Generations Of Nebraska Warriors: War


August 20th, 2014

Lincoln, NE – Greg Holloway and Jim Cada talk about what it was like to be in combat in Vietnam. “Mud and the blood,” said Holloway. “And fear,” added Cada.


They’re friends who work together on veterans projects. Both were drafted into the Army in the late 1960s from small-town Nebraska.

“But the problem is that most of the time, things are okay,” Cada said, “and then all of a sudden, all hell breaks loose and you think oh, this is not good.”

Cada and Holloway earned Purple Heart medals for combat wounds. In Holloway’s case, three times in five months. The last, and worst, came from an enemy grenade.

“Blew the back of my head out, shattered my face, my right side, blew a hole through my left foot, tore me up pretty bad,” Holloway recalled.

Kevin Barret was also wounded by a grenade in the 1990s as a Marine fighting in the Middle East. “My body flopped in the air, from the concussion,” Barret said, “and then, I don’t know if I was knocked out or not, but I turned around and returned fire. I stood up and I didn’t know I was hit.”

Barret, Kevin Phillips and Cody Sparks are Marine veterans from different eras. Barret and Phillips from the first Gulf War and other conflicts in the 1980s and 1990s, Sparks from Afghanistan in recent years. They share membership in an organization called the Marine Corps League, and share a description of combat.

“It’s the most terrifying thing in the world, until a bullet flies over your head, and then after that, it’s fun,” Sparks said. “It’s like taking a jump off a high dive and you’re scared. Then after that, you’re not scared anymore. That’s just me.”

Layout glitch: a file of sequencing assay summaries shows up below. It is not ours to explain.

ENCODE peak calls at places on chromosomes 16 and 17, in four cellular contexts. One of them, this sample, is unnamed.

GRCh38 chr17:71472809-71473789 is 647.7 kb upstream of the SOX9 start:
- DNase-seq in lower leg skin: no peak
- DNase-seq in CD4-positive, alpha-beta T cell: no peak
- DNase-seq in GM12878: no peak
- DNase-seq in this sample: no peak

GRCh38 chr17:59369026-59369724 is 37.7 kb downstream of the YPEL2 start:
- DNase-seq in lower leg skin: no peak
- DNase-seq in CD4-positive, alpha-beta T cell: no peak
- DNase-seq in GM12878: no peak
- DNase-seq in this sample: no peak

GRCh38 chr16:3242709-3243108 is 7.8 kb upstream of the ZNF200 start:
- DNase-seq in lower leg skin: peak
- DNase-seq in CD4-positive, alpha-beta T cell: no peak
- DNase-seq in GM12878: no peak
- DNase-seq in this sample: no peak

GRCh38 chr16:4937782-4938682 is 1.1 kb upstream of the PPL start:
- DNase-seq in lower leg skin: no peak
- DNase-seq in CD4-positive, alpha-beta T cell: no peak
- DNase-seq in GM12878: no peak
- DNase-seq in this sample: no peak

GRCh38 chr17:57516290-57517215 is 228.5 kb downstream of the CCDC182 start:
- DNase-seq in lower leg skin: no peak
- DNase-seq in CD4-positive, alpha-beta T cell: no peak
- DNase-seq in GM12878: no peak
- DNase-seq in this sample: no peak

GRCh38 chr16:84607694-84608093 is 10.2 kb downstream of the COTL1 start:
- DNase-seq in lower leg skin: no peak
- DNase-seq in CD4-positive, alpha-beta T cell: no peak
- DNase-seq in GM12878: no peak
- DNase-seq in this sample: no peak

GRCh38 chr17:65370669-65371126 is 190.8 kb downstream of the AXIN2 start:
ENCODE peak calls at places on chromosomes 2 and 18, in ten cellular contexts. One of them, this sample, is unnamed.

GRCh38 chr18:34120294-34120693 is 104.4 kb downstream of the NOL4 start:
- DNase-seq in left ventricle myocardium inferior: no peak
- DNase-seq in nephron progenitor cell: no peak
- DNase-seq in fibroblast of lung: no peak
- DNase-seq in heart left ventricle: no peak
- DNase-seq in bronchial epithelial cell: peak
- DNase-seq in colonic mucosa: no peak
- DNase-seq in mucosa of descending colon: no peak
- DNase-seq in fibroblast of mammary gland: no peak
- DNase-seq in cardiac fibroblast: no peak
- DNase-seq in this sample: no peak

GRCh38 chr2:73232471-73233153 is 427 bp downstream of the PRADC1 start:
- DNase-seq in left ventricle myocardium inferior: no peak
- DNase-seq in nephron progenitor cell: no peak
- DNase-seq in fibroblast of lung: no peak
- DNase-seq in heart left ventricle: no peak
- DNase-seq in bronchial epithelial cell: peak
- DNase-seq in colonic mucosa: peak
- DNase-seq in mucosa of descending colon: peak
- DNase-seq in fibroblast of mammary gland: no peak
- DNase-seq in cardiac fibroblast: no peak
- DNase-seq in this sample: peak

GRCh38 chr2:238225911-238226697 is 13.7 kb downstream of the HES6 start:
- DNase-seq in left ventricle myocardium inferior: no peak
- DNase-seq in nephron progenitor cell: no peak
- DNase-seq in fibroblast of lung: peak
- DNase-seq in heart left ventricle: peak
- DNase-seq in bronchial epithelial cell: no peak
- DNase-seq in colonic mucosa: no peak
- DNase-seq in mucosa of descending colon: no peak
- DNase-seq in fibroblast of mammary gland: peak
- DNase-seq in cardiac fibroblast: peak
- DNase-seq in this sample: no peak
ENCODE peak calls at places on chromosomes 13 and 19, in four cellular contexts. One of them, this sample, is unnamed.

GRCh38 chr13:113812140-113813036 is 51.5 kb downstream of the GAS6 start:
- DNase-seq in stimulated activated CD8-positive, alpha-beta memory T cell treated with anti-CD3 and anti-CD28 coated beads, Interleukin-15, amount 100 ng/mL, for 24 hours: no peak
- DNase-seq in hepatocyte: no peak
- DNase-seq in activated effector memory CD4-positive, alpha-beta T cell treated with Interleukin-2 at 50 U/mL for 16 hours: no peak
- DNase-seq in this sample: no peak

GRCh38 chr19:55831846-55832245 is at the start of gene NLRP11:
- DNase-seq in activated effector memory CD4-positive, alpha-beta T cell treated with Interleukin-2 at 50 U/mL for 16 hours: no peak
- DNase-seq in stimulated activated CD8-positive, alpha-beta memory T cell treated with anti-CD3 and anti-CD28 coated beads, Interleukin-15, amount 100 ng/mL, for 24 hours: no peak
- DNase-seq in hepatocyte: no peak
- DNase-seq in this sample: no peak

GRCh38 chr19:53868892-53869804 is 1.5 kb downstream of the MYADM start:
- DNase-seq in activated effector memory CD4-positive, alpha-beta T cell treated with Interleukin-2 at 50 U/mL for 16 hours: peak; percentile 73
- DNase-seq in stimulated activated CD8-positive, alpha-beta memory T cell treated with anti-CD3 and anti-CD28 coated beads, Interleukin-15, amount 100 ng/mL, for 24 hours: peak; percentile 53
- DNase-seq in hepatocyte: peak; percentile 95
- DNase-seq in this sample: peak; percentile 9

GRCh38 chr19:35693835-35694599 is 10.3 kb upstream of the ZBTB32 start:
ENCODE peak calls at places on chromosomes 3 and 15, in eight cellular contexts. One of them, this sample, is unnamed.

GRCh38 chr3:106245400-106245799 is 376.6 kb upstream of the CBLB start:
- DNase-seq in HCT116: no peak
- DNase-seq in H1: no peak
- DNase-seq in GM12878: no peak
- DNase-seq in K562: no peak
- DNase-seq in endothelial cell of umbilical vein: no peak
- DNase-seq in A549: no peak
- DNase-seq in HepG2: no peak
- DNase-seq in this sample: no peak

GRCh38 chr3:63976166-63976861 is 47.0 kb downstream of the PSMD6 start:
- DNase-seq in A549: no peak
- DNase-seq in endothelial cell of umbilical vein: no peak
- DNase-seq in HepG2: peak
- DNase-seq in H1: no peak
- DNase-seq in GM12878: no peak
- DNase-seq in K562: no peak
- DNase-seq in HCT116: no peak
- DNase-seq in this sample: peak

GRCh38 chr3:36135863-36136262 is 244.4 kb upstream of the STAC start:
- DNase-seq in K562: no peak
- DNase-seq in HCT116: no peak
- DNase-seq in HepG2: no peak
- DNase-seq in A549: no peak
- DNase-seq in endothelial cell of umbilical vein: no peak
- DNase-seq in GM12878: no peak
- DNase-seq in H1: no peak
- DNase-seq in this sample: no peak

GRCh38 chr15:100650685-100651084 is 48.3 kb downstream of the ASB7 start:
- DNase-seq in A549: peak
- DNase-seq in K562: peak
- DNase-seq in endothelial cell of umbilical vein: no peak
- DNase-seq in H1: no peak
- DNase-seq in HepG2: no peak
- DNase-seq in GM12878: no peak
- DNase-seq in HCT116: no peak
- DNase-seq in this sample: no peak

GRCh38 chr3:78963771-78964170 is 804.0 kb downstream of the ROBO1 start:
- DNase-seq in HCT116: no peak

“He’s right. Exactly that way,” Barret added.

“The first one you hear go by your ear you think, oh, oh, and then you think, hey, this is what I’m trained for,” Phillips said. “I’m trained for this. I’m still alive, and I know I’m a better shot than that guy is cause he just missed me.”

Barret and Phillips say it was harder for younger soldiers like Sparks because now it’s not easy to tell friend from foe in a combat zone. Jenny Bos and A.J. Bloebaum would agree. About a decade ago their Nebraska Army National Guard unit was running supply convoys through the cities and streets of Iraq.

“I know there were multiple times that we were stopped on the side of the road and you’d have people walk up to your convoy,” Bos recalled. “You didn’t know how you should treat them, if you should treat them with respect or if you should point your weapon at them and tell them to get back.”

“It’s hard to trust just because of all the incidents of people blowing themselves up to kill the Americans,” Bloebaum added. “It’s hard to trust them.”

Bos and Bloebaum say “something” happened every other mission, including one major ambush where they were attacked with roadside bombs, mortars and rocket propelled grenades. They escaped unscathed, but several members of the unit were wounded.

Dave Spry understands what it’s like to be under fire. He was a Marine in Khe Sanh during a months-long battle for that base in Vietnam. Spry says U.S. troops were surrounded and shelled with hundreds of bombs daily.

“You’re always are scared,” Spry said. “Is that next round that’s coming in that’s just landed 20, 30 feet from me, is that next one going to be the one that’s going to land on me?”

Spry’s friend, Army veteran Dennis Pavlik, was holding a hill in Korea when artillery barrages started.

“It started about nine o’clock at night and it was continuous until the next morning,” Pavlik recalled. “Just one right after the other, and I was in a fox hole and they just marched them in and they exploded all around you. I was covered with dirt. Our last order was stay at all costs. Form a new line.”

A few hours later Pavlik was captured by the Chinese and marched through dead and dying soldiers to a prison camp. He was released several weeks later as part of a prisoner exchange. When asked what people who haven’t been there should know about war, Pavlik answered with a simple phrase, words that combat veterans, regardless of where and when they fought, likely agree on.

“War is hell,” Pavlik said.

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